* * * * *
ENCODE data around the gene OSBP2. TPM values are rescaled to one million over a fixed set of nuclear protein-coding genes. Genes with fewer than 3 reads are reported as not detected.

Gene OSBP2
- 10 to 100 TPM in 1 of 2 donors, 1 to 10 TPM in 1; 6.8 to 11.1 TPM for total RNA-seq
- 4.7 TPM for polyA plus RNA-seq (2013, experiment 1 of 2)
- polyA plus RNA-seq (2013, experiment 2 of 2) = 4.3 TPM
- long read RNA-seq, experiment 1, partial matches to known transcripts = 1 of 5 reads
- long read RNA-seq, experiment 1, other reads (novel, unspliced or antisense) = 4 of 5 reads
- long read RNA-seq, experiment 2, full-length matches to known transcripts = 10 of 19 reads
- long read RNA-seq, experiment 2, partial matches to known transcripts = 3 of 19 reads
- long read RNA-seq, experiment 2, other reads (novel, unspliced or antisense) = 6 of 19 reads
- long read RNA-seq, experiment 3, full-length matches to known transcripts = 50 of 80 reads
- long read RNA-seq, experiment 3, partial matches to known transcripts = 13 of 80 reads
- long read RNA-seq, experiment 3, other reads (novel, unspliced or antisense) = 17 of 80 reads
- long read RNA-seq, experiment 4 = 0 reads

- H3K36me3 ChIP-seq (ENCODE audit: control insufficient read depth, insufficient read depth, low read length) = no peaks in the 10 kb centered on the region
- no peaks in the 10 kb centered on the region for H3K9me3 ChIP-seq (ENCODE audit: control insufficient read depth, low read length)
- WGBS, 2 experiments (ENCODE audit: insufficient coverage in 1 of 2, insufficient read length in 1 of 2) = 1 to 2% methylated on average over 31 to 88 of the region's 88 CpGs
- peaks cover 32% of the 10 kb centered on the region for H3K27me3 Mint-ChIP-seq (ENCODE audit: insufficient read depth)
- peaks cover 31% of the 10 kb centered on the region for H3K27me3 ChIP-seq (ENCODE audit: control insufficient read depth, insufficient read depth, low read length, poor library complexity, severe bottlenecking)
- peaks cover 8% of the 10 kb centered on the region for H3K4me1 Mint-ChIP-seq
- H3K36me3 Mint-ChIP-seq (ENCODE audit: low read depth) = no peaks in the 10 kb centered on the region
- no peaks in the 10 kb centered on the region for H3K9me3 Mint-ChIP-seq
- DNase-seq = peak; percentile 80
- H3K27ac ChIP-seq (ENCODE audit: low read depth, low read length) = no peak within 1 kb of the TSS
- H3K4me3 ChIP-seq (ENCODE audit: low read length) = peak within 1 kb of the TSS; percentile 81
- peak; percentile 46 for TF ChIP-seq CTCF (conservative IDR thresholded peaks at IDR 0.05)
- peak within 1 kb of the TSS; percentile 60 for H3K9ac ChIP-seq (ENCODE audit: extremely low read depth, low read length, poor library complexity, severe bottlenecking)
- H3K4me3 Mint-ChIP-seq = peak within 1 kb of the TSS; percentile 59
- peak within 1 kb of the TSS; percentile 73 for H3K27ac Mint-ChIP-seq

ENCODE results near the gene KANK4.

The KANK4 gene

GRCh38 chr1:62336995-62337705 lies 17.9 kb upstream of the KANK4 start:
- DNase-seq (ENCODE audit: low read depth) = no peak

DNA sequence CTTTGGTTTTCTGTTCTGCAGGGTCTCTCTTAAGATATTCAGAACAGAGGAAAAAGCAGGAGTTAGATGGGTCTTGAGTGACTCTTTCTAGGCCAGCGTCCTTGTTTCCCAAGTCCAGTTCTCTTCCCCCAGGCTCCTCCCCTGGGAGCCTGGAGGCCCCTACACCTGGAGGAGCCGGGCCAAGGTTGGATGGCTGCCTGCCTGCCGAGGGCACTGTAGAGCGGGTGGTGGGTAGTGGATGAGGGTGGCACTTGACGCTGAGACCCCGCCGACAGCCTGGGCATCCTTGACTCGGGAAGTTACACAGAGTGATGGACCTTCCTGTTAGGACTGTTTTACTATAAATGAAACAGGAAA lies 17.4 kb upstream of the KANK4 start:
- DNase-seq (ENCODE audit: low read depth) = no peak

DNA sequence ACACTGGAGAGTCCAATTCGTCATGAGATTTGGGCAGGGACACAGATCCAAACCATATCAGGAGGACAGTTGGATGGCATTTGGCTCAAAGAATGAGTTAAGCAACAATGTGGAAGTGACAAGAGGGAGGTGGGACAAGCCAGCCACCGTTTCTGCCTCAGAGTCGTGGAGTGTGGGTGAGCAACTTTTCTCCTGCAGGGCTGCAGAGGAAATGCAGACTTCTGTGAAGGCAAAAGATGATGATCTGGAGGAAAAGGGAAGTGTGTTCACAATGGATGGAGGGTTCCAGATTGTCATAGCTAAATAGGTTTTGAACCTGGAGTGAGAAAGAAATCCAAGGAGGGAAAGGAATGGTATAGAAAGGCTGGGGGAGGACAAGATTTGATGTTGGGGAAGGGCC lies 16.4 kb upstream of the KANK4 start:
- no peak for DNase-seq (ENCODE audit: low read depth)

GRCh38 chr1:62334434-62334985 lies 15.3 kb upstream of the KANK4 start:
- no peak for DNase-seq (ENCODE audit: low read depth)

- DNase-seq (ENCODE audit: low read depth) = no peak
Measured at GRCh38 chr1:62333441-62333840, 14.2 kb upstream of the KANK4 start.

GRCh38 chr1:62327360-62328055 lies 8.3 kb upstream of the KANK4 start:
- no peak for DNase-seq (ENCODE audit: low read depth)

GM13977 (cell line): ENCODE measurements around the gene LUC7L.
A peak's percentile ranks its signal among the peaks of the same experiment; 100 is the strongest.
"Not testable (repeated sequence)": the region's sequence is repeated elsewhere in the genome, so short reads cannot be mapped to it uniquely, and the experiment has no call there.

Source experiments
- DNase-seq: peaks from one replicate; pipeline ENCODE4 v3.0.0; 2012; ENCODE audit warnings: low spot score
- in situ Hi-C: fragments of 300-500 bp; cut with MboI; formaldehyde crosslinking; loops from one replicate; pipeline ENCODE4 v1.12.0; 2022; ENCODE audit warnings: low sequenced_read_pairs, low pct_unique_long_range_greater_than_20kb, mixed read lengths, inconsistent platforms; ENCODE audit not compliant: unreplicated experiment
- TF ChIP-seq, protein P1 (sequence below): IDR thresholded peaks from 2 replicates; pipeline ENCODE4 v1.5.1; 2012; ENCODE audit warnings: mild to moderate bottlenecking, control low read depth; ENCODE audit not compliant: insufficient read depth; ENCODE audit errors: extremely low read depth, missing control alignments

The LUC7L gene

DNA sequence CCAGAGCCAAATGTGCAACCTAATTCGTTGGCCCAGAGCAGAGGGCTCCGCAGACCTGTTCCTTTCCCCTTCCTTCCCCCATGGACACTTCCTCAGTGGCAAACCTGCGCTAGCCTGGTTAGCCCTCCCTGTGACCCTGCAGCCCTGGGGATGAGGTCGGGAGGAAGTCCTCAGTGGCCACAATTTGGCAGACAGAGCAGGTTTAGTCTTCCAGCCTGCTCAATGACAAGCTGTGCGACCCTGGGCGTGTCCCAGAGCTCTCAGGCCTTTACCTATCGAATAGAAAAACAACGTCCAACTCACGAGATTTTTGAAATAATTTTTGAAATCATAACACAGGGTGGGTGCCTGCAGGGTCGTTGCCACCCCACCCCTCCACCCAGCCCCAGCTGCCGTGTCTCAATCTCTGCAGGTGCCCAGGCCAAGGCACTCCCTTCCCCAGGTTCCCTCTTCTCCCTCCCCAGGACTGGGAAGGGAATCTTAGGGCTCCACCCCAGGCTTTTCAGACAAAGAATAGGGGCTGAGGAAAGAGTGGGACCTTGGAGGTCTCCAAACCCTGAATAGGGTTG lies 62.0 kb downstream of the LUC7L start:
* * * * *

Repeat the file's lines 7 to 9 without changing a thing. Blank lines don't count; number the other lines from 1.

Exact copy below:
- long read RNA-seq, experiment 1, other reads (novel, unspliced or antisense) = 4 of 5 reads
- long read RNA-seq, experiment 2, full-length matches to known transcripts = 10 of 19 reads
- long read RNA-seq, experiment 2, partial matches to known transcripts = 3 of 19 reads